MORE THAN 15 designers, new to Smithsonian’s Craft2Wear, will be displaying and selling their one-of-a-kind creations October 3 to 5, when the National Building Museum hosts this annual show. Even if you’ve been a regular visitor, there will be plenty to delight the eye. Here’s a sneak preview:
Jewelry designers making their debut include Brooklyn, New York-based Michal Lando, who transforms nylon mesh and silver into lighter-than-air necklaces and fluttery earrings. Lando has developed a technique that applies heat in order to shape and structure her materials into ethereal yet dramatic forms. Allison Hilton Jones, who handcrafts her pieces at her studio in Pittsburgh, uses alternative materials, such as concrete and felt, within modern silver designs. Melissa Stiles worked as an architect for ten years before becoming a jewelry designer. She works in hand-pigmented resin, laser-cut stainless steel, brushed aluminum, powder-coated enamel, and silver to create a collection of minimal, durable jewelry in cheerful colors.
Among the new-to-the-show clothing designers are Mary Jaegger, who makes her multi-faceted scarves, jackets and dresses by reconfiguring silk textile remnants. Using methods like dyeing, stitching, piecing, pleating and quilting, she turns the fabrics into clothing using couture sewing techniques. Another first-timer is Marla Duran, who combines vintage-inspired patterns with Asian-inspired elements in her limited editions and one-of-a-kind pieces.
LEFT: Angel Forbes Simmons‘ textiles, like this cyan-blue alpaca shawl, are made on commercial looms at her family’s farm in Prince Georges County, Maryland, from their own alpacas and llamas. The shawls, blankets, capes and sweaters are blended with silk, bamboo and other natural fibers to create vivid, saturated colors. ABOVE RIGHT: Amanda Hagerman is inspired by textures and patterns of rocks, ridges and ravines. Using recycled silver, vermeil and solid gold, she crafts her pieces in her Maryland studio using a variety of traditional and old-world metalsmithing techniques. This statement ring pairs an aquamarine and a clear quartz to blend texture with sparkle. BELOW RIGHT: Richmond, Virginia-based Nina Zabal‘s love of color, shape and pattern inspires her playful, contemporary earrings.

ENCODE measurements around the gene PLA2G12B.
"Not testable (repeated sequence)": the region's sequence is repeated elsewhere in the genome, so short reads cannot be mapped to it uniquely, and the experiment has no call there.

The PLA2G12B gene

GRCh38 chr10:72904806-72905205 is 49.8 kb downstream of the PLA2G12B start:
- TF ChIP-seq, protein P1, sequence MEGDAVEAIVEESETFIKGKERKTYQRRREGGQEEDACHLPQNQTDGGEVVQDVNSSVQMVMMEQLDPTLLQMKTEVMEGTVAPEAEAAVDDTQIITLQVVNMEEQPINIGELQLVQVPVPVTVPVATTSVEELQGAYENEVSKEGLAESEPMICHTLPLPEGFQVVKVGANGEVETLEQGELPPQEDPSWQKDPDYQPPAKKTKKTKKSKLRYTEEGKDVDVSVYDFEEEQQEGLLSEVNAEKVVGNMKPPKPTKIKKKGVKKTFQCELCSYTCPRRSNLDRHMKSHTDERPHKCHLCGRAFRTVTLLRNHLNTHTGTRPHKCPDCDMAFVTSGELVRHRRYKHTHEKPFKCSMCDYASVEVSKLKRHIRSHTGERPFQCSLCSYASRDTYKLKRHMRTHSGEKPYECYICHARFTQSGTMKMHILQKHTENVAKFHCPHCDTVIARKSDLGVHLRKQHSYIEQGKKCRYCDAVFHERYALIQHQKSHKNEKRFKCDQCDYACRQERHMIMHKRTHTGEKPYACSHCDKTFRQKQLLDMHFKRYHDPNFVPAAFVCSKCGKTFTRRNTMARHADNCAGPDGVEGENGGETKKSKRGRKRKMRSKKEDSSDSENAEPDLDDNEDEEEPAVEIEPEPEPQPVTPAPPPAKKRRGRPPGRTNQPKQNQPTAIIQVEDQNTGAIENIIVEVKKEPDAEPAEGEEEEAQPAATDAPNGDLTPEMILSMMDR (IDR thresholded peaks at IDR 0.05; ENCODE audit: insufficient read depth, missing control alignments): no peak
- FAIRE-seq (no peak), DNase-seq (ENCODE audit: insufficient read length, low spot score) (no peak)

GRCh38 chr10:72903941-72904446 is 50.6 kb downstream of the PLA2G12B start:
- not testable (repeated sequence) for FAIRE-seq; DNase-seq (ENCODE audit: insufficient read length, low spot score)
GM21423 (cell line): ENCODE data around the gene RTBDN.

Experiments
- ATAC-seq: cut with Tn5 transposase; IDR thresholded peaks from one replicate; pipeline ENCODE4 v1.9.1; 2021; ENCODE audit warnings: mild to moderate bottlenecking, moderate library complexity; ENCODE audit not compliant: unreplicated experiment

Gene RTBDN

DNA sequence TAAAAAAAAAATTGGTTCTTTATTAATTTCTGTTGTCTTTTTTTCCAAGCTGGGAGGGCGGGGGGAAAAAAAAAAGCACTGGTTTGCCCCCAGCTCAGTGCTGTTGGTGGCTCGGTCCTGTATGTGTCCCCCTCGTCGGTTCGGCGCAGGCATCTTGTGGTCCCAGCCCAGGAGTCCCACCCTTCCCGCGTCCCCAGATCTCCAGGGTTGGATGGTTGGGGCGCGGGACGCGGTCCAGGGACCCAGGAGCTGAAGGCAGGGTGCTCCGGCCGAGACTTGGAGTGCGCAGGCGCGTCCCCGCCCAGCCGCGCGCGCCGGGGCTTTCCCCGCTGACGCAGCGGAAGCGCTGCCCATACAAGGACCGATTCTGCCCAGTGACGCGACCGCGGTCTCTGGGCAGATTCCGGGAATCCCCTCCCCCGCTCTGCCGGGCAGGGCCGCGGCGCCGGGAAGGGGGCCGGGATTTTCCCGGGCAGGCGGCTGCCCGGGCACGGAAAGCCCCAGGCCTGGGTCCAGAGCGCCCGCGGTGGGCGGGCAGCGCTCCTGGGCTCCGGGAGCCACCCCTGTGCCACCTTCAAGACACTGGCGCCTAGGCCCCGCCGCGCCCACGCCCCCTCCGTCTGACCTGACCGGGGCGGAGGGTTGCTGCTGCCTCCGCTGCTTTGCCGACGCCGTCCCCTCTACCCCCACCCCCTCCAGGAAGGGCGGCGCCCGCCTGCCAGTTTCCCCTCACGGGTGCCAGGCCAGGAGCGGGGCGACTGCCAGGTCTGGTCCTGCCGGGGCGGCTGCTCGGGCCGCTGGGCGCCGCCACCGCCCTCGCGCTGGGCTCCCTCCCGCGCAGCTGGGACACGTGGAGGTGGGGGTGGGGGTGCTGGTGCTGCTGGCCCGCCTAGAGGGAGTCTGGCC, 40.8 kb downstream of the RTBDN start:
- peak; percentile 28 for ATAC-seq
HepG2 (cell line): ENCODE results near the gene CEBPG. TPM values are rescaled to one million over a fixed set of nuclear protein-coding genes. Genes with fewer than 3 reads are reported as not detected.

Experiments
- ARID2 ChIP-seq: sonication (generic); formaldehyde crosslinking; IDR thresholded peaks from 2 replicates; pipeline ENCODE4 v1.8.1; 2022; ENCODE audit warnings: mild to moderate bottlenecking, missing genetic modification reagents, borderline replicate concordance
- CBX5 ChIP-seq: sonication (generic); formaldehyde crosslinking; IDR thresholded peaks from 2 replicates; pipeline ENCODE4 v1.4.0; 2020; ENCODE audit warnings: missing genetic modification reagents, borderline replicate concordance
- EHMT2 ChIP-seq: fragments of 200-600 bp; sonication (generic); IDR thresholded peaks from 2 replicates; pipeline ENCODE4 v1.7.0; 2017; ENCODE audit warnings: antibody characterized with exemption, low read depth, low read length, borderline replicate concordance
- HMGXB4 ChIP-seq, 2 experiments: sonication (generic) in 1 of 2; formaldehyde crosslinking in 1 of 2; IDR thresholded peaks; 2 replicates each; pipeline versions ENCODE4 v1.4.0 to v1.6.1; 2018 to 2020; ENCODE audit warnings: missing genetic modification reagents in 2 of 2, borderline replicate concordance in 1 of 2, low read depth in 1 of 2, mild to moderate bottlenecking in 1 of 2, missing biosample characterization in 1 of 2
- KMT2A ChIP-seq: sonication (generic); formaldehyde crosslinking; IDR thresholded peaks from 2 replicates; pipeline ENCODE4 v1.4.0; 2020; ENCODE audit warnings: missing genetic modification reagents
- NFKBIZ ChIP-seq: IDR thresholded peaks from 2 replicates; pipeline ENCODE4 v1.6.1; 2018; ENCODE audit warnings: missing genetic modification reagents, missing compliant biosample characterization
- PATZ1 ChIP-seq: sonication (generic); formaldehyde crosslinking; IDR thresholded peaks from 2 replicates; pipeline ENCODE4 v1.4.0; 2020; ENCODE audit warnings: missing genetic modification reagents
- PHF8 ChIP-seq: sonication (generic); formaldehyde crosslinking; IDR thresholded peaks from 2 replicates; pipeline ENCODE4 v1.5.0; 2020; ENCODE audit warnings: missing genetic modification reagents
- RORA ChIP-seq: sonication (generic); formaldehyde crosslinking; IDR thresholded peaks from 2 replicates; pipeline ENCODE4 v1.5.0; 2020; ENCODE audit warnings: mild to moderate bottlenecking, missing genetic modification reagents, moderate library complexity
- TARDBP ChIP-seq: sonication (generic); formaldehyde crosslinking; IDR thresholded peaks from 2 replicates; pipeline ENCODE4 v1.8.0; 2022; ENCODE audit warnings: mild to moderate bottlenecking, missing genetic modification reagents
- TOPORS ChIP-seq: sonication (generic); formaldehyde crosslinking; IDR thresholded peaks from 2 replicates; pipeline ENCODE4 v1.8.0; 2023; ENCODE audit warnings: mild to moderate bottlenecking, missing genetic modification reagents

LEFT: Michal Lando‘s ethereal nylon mesh Pod Necklace is also available in dark blue, bronze, mauve and burgundy, with a choice of clasps in gold or sterling silver. RIGHT: Mindy McCain‘s scarves and shawls are not only beautiful, they’re easy to take care of: hand wash with regular detergent, hang or dry flat and finish by steam pressing to restore the softness and shine.
LEFT: Marla Duran‘s cut-velvet top with a retro vibe would look terrific with a midi pleated skirt. RIGHT: Elizabeth Holliday‘s Cowl Neck Coat in Dusk Merino Wool will keep its owner warm. The look is structured, but comfortable. The high collar is made for extra warmth and coziness.
The Craft2Wear three-day event kicks off Thursday night, October 3, from 6 to 9pm, with an opening night benefit and preview party (tickets, $75, advance purchase only). Mingle with the artists, get first dibs on their one-of-a-kind creations and enjoy cocktails and hors d’oeuvres. For tickets ($75 each and includes a return ticket to the show on either Friday or Saturday), visit Smithsonian Craft2Wear.
Hours for the show Friday, Oct. 4, 10:30am to 7:30pm and Saturday, Oct. 5, 10:30am to 5:30pm. Tickets: $15 at the door; $13 advanced purchase. Buy tickets at Smithsonian Craft2Wear.
National Building Museum is located at 401 F St. NW, Washington, DC 20001 (Directly across from the Metro Red Line Judiciary Square Station, F Street Exit).